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Kinder Morgan Energy Partners, L.P. Message Board

  • counselor711322 counselor711322 Jun 5, 2012 11:22 AM Flag

    Saying goodbye to an old friend

    I first bought KMP back in October 2009. I even bought some on the day of the flash crash. KMP had performed well over time--until recently the selling has been unrelenting.

    As to why, I've come to the conclusion that compared to its peers, KMP is way overpriced and many unitholders are beginning to realize that.

    KMP's PE = around 143

    EPD, ETP, MWE, LINE, and PAA are all up today, while KMP is down.

    EPD's PE = a little under 18
    ETP's PE = a little under 9
    MWE's PE = 22
    LINE's PE = 7
    PAA's PE = 15

    The risk-reward ratio is no longer in KMP, but its far less expensive competitors. KMP made me a lot of money, but time to re-deploy that capital elsewhere.

    Good luck to the longs. I have a feeling you're going to need it. Hopefully, with a PE ratio of 143, KMP isn't going to have an Enron-like collapse in the share price.

    SortNewest  |  Oldest  |  Most Replied Expand all replies
    • PE is not a fair way to evaluate MLPs. They trade on cash flow and dividend sustainability and growth.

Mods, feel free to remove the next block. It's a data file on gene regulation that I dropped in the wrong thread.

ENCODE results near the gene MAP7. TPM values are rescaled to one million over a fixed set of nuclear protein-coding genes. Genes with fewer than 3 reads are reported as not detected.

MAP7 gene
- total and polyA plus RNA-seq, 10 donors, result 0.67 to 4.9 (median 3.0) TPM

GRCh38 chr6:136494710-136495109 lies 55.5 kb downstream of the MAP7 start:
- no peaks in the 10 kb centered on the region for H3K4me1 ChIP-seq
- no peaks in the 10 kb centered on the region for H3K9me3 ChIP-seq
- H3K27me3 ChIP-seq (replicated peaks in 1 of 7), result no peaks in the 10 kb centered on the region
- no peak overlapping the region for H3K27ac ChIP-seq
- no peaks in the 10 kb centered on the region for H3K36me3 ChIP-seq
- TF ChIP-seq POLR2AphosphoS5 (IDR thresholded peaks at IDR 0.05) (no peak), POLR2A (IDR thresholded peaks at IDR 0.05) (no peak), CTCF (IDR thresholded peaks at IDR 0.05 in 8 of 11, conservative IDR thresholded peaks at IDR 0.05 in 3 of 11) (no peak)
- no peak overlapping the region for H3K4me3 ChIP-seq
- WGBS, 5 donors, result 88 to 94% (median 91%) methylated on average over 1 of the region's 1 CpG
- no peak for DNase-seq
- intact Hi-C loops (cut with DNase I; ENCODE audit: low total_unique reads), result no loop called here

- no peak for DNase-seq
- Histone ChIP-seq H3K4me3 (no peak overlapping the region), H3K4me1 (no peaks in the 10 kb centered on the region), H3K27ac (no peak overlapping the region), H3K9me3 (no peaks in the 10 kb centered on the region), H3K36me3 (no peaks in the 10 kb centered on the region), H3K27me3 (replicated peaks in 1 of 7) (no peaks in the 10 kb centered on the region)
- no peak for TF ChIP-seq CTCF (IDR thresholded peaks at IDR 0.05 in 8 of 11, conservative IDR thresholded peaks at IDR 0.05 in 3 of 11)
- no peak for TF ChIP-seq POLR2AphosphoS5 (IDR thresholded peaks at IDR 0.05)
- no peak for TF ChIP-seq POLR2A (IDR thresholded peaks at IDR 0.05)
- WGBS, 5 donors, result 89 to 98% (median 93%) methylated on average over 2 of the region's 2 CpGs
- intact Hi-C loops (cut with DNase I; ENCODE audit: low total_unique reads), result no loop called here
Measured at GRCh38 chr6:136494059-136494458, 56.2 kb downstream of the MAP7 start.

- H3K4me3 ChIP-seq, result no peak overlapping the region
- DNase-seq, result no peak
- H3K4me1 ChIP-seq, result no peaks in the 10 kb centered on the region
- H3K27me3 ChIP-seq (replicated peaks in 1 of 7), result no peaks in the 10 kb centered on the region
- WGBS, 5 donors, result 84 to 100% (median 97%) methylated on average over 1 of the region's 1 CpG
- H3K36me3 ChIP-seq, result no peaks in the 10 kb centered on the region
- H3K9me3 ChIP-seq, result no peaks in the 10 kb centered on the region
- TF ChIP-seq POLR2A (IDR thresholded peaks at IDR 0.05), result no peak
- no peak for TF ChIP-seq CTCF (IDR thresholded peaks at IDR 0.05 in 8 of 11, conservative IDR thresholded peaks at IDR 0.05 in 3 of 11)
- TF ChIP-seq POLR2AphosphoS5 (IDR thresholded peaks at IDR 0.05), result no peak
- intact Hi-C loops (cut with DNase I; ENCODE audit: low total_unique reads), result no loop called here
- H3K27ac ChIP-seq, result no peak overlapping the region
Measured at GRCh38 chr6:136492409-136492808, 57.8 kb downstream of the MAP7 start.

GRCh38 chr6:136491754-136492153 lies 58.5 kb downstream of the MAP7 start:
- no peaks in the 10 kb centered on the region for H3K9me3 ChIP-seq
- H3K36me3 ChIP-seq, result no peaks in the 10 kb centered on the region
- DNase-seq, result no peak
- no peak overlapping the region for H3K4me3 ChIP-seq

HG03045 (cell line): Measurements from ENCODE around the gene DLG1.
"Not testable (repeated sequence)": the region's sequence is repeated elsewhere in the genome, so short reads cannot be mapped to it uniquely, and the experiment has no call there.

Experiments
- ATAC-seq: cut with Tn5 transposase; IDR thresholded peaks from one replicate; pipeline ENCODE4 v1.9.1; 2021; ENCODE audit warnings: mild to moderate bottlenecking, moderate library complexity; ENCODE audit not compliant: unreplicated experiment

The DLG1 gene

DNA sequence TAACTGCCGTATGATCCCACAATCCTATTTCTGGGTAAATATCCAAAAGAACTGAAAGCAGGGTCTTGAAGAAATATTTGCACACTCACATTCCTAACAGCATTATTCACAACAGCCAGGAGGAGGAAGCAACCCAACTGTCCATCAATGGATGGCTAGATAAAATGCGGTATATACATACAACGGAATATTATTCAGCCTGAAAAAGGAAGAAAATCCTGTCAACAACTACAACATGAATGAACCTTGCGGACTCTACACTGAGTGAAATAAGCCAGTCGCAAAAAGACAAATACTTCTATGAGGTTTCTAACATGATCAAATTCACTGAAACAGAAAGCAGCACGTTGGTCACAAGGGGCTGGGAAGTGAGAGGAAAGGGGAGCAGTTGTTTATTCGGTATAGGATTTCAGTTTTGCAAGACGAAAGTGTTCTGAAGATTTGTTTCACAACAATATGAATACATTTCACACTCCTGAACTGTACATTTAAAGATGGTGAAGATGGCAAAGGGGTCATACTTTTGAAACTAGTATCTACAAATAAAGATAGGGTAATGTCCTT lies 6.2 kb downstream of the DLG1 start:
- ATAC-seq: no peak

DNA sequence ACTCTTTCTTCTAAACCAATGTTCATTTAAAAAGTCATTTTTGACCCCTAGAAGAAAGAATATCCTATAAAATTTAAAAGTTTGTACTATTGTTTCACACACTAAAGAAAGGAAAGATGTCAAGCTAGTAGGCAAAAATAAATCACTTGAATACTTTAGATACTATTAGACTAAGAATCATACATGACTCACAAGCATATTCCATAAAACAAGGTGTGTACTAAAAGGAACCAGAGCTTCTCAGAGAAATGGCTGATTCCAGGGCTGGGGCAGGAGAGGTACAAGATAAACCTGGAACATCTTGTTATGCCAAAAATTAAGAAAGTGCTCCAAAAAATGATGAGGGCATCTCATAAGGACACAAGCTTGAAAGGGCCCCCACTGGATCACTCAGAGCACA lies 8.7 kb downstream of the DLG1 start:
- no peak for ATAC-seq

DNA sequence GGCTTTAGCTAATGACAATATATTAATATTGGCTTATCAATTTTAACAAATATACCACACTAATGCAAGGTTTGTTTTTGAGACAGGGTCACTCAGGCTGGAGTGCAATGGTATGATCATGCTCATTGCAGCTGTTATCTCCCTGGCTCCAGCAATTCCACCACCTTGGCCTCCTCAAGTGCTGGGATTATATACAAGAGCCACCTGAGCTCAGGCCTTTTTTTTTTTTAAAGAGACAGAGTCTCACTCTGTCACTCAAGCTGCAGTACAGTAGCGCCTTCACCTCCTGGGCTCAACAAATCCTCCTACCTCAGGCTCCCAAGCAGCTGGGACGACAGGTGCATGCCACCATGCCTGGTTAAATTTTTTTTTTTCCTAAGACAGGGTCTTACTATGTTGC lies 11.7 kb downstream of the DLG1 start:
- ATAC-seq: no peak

• So how much will you have to "re-deploy" after you pay taxes on all those profits. Keep in mind those wonderful almost tax free distributions have to considered and some recaptured. I own 3 of the companies you mentioned and I really like them, but not as much as KMP.

      • 2 Replies to fgddd
      • I sold some KMP in the past. The LTG tax is just the tip of the taxburg. The recapture tax on the past distributions will take all the fun out of the sale.

      • First of all P/E is not a valid metric on which to value MLPs. Due to pipeline depreciation, they could run at an astronomical P/E pretty much indefinitely, indeed have been for decades. The valuation needs to be based on DCF.

        Apart from that, this poster is right on about the tax consideration. Let's say you have a $20k position yielding 6%. You sell and pay $5k in taxes (quite possible if you've been holding a while). You now have $15k to reinvest. What yield do you need to get the same level of distribution income? You need 8% yield to get the same level of income, meaning you need to move to something with higher risk. (This example is in general terms, not saying anything specific about KMP).

        Thus every time you sell an MLP you've had for a reasonable period and reinvest elsewhere, you will have to either accept lower portfolio income or accept higher risk. Once you've held for a few years, it's generally better not to sell unless something materially changes the company prospects.

 
KMP
92.91+1.72(+1.89%)Sep 23 4:04 PMEDT

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